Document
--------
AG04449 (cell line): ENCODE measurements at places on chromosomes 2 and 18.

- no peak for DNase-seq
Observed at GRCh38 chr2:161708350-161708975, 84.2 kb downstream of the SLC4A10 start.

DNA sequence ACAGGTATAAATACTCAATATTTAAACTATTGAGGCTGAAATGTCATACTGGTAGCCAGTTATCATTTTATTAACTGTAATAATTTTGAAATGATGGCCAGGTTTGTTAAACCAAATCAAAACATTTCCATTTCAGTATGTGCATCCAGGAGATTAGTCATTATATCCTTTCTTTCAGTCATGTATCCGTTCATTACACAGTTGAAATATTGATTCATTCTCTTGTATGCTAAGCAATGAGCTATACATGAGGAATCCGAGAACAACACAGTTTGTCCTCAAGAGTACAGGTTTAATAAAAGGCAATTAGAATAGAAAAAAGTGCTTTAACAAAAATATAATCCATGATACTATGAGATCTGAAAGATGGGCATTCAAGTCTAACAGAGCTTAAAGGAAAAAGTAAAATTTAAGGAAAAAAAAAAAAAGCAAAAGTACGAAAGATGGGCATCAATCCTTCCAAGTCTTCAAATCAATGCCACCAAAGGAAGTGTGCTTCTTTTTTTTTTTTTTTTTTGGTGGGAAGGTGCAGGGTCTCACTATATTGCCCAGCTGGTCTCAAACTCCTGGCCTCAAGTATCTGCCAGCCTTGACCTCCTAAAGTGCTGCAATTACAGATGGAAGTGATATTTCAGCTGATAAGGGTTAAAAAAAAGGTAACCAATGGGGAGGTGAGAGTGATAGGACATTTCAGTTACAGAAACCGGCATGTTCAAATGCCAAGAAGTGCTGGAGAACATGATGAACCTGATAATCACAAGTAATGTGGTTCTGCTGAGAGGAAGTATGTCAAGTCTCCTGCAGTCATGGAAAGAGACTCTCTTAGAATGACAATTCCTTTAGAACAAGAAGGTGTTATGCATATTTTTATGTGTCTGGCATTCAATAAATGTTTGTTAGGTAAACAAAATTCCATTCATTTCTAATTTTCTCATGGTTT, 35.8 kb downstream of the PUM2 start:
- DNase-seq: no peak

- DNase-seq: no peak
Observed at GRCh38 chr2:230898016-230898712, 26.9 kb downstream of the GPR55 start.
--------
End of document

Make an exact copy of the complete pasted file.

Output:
AG04449 (cell line): ENCODE measurements at places on chromosomes 2 and 18.

- no peak for DNase-seq
Observed at GRCh38 chr2:161708350-161708975, 84.2 kb downstream of the SLC4A10 start.

DNA sequence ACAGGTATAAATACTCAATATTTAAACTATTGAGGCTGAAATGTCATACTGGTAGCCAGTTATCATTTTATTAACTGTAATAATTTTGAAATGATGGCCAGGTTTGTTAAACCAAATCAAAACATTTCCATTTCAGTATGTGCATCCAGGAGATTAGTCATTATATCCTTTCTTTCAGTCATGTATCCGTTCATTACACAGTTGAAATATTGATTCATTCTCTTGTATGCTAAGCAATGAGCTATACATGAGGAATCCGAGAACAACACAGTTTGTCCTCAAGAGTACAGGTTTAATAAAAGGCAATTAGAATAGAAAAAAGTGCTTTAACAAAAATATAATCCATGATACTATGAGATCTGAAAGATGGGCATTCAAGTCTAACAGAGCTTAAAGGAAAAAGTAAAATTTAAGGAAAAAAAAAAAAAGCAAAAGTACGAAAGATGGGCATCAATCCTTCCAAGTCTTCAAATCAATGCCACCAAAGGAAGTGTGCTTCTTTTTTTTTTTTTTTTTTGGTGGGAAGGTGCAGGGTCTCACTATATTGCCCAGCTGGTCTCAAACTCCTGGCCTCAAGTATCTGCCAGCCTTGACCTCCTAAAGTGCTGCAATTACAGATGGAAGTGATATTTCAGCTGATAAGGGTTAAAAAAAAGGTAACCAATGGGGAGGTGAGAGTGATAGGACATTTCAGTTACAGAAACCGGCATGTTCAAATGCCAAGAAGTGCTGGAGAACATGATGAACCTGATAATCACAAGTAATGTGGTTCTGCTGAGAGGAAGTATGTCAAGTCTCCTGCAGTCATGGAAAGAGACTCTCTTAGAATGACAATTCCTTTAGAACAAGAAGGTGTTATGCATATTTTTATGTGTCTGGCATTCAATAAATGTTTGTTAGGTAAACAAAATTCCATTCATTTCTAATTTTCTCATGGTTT, 35.8 kb downstream of the PUM2 start:
- DNase-seq: no peak

- DNase-seq: no peak
Observed at GRCh38 chr2:230898016-230898712, 26.9 kb downstream of the GPR55 start.